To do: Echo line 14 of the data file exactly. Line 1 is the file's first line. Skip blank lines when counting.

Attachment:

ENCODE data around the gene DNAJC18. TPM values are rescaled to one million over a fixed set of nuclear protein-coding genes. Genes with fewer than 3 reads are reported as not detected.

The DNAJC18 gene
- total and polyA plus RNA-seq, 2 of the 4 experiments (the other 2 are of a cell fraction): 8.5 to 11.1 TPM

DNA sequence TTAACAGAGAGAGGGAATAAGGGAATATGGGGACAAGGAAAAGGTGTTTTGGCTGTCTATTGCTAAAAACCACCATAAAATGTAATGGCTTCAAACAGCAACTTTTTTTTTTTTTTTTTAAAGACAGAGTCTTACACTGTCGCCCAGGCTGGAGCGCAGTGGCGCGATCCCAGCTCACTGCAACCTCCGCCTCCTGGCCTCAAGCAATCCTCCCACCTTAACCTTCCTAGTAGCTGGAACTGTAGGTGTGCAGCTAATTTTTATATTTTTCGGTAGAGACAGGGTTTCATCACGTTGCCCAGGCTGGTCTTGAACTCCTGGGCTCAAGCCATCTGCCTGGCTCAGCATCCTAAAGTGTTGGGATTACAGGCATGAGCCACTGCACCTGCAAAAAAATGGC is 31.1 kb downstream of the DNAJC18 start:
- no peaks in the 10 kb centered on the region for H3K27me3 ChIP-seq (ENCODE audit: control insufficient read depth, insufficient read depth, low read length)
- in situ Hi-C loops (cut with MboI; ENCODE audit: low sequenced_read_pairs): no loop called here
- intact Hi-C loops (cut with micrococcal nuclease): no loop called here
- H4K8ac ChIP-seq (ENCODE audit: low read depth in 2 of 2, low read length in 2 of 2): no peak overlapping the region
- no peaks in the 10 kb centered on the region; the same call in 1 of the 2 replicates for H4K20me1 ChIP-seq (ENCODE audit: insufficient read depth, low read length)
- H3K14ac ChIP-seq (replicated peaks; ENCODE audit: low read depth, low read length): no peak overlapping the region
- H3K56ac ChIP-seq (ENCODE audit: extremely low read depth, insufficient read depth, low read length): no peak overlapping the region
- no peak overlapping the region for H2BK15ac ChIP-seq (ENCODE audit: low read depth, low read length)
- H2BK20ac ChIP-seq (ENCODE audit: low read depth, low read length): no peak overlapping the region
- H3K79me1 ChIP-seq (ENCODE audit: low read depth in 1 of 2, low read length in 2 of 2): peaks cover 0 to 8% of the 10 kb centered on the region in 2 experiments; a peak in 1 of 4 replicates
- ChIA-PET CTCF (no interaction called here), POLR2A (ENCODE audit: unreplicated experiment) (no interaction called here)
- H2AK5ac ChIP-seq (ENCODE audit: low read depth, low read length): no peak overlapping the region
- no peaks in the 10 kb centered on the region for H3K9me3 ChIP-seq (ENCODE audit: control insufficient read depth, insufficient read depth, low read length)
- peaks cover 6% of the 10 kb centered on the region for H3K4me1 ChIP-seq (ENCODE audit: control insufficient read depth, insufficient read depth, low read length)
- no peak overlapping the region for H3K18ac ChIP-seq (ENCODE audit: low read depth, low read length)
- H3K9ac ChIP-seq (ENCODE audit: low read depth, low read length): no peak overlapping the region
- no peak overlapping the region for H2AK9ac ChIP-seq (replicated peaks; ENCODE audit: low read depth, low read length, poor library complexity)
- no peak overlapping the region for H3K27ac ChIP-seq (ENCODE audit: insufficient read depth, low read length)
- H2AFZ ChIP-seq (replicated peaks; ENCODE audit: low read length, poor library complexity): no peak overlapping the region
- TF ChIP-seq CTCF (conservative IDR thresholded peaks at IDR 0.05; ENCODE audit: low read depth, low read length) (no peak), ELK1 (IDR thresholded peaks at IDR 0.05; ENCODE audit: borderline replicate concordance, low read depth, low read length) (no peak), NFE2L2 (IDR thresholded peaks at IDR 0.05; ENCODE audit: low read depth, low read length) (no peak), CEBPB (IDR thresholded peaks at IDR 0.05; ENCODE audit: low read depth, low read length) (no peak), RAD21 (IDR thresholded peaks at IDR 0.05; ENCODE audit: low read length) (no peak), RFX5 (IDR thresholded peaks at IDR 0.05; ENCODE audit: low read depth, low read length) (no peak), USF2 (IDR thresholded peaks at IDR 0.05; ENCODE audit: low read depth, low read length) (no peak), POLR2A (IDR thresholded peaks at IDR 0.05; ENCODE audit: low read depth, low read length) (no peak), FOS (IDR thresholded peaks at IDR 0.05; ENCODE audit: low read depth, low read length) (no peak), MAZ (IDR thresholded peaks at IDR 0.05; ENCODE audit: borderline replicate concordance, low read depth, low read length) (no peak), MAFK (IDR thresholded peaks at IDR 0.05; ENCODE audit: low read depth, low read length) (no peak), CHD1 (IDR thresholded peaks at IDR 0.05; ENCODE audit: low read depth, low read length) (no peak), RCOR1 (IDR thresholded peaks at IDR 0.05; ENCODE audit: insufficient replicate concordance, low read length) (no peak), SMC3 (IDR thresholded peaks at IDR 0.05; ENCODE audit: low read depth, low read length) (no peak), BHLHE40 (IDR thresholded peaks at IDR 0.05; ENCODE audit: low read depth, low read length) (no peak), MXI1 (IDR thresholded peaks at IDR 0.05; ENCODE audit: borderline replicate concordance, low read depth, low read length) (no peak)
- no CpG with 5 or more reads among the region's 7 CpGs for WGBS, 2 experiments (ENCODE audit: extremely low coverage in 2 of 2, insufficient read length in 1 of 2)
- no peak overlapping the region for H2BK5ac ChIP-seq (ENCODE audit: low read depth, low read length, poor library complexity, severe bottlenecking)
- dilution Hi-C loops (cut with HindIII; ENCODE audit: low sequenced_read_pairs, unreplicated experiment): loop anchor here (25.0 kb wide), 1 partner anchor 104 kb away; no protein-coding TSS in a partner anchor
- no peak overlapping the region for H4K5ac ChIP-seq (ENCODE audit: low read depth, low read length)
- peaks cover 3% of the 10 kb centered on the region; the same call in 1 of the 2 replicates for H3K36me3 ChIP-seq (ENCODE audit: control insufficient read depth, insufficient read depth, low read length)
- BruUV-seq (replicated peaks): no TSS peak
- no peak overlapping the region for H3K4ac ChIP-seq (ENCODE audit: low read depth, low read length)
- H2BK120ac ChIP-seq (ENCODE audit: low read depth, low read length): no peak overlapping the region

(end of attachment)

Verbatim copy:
- H3K79me1 ChIP-seq (ENCODE audit: low read depth in 1 of 2, low read length in 2 of 2): peaks cover 0 to 8% of the 10 kb centered on the region in 2 experiments; a peak in 1 of 4 replicates